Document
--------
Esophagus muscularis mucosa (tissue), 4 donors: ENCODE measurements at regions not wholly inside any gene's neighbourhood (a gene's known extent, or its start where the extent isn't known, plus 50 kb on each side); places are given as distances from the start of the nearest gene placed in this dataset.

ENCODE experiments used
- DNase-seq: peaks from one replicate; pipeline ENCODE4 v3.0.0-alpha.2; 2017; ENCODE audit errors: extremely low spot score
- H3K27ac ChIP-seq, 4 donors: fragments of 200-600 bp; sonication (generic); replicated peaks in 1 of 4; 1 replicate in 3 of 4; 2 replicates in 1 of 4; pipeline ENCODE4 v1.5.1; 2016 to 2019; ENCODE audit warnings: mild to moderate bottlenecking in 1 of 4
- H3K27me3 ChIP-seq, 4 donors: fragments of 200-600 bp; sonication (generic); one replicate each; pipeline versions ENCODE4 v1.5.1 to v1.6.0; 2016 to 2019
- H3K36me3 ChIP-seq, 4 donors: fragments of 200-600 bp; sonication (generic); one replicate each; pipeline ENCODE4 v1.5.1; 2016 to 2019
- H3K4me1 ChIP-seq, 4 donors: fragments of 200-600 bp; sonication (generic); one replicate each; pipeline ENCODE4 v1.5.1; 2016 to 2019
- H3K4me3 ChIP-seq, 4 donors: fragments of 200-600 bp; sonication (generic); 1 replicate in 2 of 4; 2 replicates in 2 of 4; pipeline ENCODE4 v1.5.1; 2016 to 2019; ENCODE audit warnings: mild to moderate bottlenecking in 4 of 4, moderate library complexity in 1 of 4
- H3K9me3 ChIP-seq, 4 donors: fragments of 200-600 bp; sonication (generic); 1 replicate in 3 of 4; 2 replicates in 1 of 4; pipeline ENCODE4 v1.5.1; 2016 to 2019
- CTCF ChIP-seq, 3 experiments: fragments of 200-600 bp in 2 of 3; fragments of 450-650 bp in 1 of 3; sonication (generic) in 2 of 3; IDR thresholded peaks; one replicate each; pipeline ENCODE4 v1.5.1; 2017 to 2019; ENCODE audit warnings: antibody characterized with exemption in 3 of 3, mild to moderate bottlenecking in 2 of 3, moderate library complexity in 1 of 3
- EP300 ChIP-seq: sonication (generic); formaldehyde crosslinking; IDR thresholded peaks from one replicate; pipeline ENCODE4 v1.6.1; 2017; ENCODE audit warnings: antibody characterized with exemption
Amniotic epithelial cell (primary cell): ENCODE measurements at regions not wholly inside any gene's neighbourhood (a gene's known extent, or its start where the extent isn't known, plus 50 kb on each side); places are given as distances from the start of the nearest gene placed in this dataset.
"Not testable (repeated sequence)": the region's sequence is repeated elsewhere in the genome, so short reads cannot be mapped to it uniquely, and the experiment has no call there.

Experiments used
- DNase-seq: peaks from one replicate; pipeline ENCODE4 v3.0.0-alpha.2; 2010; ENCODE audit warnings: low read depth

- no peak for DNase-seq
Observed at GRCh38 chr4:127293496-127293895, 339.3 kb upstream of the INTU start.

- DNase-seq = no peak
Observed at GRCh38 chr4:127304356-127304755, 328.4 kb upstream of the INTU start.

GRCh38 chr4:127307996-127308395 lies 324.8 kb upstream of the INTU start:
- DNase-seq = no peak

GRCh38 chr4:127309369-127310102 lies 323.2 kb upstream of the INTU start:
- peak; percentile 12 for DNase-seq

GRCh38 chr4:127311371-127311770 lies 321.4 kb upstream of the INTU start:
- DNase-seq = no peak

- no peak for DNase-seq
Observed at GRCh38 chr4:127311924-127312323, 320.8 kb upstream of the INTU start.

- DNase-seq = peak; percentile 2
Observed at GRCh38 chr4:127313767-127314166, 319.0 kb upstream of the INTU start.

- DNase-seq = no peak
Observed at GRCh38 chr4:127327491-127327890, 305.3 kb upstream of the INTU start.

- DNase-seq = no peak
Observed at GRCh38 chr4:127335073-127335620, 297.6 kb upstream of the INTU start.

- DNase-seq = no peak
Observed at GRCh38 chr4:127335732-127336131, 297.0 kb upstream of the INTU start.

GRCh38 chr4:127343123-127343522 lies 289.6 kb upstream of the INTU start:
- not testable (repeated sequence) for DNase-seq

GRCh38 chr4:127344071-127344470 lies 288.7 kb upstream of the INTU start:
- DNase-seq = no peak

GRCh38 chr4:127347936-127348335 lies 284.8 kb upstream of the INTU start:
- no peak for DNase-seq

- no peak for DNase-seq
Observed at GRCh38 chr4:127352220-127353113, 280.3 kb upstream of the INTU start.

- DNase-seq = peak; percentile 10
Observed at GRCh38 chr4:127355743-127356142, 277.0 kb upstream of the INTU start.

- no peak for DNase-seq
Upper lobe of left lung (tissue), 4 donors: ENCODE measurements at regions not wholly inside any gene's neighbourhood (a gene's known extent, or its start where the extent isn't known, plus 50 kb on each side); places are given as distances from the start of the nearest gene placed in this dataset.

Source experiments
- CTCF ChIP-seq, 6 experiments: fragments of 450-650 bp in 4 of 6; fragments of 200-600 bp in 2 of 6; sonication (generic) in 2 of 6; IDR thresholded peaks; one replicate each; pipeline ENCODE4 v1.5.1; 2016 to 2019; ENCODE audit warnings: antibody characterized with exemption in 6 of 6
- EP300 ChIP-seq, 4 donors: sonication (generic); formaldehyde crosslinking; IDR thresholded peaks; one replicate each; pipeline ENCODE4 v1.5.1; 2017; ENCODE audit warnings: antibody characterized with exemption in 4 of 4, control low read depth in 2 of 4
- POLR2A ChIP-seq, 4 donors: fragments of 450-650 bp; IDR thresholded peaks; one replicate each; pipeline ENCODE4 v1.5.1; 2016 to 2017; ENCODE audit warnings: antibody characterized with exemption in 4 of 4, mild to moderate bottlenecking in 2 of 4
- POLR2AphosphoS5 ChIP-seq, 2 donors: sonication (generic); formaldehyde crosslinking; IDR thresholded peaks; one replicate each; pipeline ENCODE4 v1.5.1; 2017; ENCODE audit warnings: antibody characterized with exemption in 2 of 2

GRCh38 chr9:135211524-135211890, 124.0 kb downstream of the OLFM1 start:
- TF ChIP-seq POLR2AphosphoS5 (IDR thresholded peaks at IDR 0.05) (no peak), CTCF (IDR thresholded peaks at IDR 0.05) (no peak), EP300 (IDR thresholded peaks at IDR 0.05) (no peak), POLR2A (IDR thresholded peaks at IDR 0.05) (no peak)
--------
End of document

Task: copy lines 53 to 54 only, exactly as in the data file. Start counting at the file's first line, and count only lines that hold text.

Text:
GRCh38 chr9:135211524-135211890, 124.0 kb downstream of the OLFM1 start:
- TF ChIP-seq POLR2AphosphoS5 (IDR thresholded peaks at IDR 0.05) (no peak), CTCF (IDR thresholded peaks at IDR 0.05) (no peak), EP300 (IDR thresholded peaks at IDR 0.05) (no peak), POLR2A (IDR thresholded peaks at IDR 0.05) (no peak)